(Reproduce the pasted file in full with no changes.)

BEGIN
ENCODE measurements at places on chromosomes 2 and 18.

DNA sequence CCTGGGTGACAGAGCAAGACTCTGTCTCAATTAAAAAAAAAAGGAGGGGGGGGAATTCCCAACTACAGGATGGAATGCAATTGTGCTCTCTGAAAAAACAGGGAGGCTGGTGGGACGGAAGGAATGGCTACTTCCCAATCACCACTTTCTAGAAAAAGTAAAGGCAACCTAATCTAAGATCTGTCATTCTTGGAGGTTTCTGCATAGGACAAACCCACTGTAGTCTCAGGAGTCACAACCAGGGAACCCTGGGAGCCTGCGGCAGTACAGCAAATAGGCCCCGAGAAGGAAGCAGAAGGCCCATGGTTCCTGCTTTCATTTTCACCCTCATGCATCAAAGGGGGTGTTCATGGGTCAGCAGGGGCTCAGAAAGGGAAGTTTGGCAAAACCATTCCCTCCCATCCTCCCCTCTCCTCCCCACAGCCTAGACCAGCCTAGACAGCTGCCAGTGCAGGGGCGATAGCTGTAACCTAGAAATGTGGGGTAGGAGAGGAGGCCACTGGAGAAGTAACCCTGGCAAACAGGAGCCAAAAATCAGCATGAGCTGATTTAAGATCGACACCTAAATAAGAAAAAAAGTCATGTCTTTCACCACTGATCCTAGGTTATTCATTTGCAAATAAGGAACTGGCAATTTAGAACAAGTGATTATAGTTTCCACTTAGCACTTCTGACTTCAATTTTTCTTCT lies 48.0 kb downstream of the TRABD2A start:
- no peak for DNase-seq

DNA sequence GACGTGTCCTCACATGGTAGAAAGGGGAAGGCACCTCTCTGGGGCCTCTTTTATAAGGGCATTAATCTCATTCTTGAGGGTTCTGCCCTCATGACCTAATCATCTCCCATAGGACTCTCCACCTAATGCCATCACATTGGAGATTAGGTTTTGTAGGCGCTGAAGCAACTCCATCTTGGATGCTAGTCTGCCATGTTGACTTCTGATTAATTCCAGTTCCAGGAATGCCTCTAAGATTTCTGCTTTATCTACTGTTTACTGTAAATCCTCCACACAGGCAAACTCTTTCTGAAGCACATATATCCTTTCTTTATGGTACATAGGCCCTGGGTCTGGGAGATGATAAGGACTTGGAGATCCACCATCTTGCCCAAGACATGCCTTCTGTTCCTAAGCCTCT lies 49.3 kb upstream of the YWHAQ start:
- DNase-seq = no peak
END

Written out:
ENCODE measurements at places on chromosomes 2 and 18.

DNA sequence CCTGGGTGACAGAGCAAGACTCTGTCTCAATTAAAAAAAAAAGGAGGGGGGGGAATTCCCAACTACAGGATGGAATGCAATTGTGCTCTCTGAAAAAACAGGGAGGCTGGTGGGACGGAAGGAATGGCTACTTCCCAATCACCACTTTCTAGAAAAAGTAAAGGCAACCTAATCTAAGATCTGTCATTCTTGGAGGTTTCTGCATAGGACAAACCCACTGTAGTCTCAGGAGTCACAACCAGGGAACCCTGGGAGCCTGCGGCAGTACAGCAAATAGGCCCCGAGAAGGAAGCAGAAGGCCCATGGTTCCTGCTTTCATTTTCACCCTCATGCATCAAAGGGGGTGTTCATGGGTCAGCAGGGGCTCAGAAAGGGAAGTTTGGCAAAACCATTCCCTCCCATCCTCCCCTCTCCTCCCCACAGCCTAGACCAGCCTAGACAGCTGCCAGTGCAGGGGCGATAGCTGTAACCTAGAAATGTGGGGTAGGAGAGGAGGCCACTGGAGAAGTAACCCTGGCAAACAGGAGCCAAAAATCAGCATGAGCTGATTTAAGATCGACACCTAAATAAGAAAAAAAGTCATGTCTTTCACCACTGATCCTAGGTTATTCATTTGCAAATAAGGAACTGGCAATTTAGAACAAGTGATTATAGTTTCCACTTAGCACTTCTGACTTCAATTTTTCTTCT lies 48.0 kb downstream of the TRABD2A start:
- no peak for DNase-seq

DNA sequence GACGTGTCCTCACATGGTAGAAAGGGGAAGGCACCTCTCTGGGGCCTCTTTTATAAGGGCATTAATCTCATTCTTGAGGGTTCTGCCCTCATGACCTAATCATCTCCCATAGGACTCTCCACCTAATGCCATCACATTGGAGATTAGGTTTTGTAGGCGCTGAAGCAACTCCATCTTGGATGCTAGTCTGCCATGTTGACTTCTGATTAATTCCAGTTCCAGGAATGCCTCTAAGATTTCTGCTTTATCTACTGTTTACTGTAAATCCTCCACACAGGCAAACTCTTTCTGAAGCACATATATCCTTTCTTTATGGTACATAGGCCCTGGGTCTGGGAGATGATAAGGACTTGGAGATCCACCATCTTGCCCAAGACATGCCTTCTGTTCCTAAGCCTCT lies 49.3 kb upstream of the YWHAQ start:
- DNase-seq = no peak